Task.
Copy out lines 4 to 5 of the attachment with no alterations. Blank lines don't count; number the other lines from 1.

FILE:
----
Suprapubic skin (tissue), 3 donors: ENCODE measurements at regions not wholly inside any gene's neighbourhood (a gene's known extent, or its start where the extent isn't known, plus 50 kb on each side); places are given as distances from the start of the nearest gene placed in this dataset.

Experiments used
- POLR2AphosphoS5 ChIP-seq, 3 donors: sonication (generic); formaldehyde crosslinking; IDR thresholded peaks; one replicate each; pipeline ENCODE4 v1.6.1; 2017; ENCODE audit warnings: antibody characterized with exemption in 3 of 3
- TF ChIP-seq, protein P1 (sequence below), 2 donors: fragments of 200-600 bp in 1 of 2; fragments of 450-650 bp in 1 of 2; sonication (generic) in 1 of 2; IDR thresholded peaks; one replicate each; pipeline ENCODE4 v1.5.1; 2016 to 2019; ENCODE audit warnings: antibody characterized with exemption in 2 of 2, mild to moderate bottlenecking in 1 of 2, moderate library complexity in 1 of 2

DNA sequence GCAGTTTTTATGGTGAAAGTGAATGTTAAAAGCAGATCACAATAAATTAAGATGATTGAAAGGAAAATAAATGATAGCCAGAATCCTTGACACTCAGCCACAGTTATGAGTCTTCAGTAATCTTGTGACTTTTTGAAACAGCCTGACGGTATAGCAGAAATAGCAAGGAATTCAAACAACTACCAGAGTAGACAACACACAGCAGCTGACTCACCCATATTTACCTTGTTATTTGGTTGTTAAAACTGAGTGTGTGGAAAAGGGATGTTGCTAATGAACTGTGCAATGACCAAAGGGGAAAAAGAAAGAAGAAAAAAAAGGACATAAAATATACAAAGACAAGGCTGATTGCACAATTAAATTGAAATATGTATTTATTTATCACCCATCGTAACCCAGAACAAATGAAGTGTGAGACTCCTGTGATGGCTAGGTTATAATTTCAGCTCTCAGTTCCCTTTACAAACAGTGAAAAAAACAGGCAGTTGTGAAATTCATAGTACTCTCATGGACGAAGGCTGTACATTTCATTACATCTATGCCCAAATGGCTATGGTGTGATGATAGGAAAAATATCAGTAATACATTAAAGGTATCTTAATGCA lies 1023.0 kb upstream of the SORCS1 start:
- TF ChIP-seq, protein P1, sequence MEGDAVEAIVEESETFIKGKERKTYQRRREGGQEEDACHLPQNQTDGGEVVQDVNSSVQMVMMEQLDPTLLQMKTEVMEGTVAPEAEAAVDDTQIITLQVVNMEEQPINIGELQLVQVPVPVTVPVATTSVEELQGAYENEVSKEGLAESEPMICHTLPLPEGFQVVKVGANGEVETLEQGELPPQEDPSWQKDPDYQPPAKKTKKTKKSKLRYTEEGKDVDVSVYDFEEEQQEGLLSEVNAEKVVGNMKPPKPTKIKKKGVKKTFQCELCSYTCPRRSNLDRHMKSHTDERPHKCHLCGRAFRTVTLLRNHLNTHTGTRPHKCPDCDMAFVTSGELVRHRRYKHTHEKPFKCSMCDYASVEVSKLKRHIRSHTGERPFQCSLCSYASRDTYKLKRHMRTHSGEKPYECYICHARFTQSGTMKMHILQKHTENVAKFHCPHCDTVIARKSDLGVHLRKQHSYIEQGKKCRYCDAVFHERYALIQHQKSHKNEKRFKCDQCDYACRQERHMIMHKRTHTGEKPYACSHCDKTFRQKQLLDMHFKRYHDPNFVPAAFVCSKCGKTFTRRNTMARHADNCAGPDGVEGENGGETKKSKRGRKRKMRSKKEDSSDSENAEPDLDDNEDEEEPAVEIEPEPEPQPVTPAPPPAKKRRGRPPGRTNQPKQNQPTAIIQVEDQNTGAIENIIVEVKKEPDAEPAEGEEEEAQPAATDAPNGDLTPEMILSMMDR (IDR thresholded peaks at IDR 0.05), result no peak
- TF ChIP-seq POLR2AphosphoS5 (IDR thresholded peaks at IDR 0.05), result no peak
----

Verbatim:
- TF ChIP-seq, protein P1 (sequence below), 2 donors: fragments of 200-600 bp in 1 of 2; fragments of 450-650 bp in 1 of 2; sonication (generic) in 1 of 2; IDR thresholded peaks; one replicate each; pipeline ENCODE4 v1.5.1; 2016 to 2019; ENCODE audit warnings: antibody characterized with exemption in 2 of 2, mild to moderate bottlenecking in 1 of 2, moderate library complexity in 1 of 2

DNA sequence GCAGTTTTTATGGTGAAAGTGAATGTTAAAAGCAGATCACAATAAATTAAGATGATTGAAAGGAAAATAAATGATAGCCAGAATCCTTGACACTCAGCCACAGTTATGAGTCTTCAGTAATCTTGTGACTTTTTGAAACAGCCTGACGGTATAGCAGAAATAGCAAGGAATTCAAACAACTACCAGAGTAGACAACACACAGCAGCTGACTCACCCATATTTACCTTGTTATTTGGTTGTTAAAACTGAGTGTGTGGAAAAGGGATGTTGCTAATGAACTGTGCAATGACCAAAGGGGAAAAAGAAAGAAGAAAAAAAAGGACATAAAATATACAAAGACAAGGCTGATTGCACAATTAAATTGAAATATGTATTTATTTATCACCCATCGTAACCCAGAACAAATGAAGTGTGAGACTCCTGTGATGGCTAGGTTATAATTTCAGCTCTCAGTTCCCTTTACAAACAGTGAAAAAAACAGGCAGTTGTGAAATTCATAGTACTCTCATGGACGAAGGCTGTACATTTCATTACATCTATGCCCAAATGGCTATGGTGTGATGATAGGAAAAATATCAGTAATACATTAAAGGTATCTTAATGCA lies 1023.0 kb upstream of the SORCS1 start: